Bitcoin payment processing company BitPay has announced that its Copay Wallet has been compromised by a hacker.
NodeJS package modified to load malicious code
In its announcement on Monday BitPay stated that it was made aware of a third-party NodeJS package used by the Copay and BitPay apps which had been altered to load malicious code. The malicious code loaded on the wallet could be used in retrieving the private keys of users.
The payment processing company further added that the code was only deployed on versions 5.0.2 through 5.1.0 of the Copay and Bitpay apps, with the Bitpay app not affected by this malicious code.
By stealing the private keys of users, the hacker would be able to steal Bitcoin and Bitcoin Cash stored in the wallets of the users. Bitpay assured its customers that they are still investigating the issue, stating that “Our team is continuing to investigate this issue and the extent of the vulnerability. In the meantime, if you are using any Copay version from 5.0.2 to 5.1.0, you should not run or open the app. A security update version (5.2.0) has been released and will be available for all Copay and BitPay wallet users in the app stores momentarily.”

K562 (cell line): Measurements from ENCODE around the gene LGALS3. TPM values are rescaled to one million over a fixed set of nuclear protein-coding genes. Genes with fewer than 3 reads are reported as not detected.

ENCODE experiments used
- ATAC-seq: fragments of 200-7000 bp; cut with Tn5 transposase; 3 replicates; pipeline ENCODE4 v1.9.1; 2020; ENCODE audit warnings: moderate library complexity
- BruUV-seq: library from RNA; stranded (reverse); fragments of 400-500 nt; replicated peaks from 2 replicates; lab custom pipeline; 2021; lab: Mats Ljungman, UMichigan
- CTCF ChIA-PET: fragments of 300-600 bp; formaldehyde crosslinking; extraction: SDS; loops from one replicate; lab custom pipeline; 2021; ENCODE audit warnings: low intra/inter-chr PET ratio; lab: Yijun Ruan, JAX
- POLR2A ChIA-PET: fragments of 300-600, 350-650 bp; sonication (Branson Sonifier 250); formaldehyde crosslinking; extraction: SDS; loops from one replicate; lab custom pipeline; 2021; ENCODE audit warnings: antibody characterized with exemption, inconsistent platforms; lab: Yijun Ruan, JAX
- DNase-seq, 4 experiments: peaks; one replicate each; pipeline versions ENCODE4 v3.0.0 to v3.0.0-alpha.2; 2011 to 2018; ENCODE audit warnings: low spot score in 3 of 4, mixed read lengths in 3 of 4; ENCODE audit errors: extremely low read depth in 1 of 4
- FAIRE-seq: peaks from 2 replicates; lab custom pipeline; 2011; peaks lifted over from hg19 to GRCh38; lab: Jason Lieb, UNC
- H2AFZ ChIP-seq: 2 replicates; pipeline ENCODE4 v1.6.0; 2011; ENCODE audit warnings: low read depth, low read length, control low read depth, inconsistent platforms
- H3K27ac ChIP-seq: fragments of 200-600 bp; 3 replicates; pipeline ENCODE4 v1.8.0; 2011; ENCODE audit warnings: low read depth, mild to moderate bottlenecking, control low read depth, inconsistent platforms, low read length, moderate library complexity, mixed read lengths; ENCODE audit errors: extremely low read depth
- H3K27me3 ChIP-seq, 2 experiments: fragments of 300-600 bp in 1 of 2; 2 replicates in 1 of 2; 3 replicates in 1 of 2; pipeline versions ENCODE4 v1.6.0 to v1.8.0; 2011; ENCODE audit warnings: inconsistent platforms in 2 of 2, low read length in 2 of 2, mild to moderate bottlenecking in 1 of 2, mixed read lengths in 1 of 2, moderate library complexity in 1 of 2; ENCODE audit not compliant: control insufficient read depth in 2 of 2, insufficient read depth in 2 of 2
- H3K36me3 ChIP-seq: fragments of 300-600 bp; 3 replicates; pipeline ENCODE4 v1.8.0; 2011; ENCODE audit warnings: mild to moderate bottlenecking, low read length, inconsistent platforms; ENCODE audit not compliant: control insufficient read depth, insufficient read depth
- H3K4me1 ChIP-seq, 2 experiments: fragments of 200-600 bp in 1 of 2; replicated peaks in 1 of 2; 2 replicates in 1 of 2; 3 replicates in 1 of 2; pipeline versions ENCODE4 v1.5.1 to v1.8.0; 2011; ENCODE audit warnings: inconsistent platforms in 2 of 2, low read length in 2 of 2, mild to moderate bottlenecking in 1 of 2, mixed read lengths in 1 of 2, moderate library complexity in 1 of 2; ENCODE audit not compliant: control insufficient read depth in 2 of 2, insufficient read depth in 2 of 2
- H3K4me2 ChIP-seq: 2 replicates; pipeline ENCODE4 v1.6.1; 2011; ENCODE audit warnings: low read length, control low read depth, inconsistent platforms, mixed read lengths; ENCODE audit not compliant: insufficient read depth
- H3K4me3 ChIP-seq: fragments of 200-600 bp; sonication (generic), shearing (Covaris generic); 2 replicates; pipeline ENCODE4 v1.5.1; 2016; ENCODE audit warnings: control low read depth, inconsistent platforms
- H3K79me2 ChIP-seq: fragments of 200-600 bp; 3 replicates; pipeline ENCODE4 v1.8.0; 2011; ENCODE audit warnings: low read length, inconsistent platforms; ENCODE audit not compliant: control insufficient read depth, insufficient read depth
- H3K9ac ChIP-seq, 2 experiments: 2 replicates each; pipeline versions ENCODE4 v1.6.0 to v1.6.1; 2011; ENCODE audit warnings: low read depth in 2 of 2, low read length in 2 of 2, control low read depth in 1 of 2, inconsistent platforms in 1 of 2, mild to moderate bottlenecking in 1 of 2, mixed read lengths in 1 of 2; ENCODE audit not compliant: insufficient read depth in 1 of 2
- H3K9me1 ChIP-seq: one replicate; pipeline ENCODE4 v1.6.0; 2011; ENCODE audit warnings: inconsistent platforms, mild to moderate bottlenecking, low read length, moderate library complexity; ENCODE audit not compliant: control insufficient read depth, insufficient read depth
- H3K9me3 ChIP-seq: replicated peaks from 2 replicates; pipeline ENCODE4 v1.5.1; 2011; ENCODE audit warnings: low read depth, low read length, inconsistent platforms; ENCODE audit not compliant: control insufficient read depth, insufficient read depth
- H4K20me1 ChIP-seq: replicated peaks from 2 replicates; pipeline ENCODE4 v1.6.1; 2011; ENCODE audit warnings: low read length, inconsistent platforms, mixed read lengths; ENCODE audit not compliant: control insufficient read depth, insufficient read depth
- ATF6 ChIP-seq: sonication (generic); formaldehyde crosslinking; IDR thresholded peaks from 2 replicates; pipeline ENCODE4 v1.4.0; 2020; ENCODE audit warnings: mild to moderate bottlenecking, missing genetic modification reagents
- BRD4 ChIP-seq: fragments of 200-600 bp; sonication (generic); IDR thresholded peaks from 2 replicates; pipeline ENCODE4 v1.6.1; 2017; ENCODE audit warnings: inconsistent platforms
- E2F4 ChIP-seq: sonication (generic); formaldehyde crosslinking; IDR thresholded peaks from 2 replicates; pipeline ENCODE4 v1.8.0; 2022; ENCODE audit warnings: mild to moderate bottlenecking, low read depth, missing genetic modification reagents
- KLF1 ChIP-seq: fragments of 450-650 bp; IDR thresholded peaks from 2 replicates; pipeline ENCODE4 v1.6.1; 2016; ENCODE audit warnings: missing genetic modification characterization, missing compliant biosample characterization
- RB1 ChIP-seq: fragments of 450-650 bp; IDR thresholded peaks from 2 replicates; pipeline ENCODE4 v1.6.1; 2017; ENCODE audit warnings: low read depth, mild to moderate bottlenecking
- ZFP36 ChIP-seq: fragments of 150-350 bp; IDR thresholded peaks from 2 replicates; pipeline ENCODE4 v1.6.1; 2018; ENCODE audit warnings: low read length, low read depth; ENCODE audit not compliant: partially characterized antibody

Bitpay added that their development team assumes that the private keys on affected wallets may have been compromised, thus users have been advised to move their funds to new wallets (v5.2.0) immediately.
To ensure the safety of their funds, Bitpay advised its users not to move their funds to new wallets by importing their 12-word backup phrases. This move could potentially compromise the private keys of the user, Bitpay added.
It is recommended that users should update any affected wallet before transferring the funds from those wallets to the new and updated wallets. Bitpay recommends the Send Max feature to be used in transferring the funds.
A developer orchestrated the attack
According to reports, the malicious attack was orchestrated by a developer only known as Right9ctrl. The developer was allowed to control the maintenance of the NodeJS library from the original author who was unable to work on it. The attack took place roughly three months after the attacker was given permission to access the repository, after which he injected the malware.
Jackson Palmer who is known for creating the cryptocurrency Dogecoin while responding to this latest development tweeted that:
The payment processing firm has been advised not to solely trust upstream developers and endeavor to hire Bitcoin core developers. This would enable them to achieve in development and also avoid the injection of malicious codes into their software.
— Jackson Palmer (@ummjackson) November 26, 2018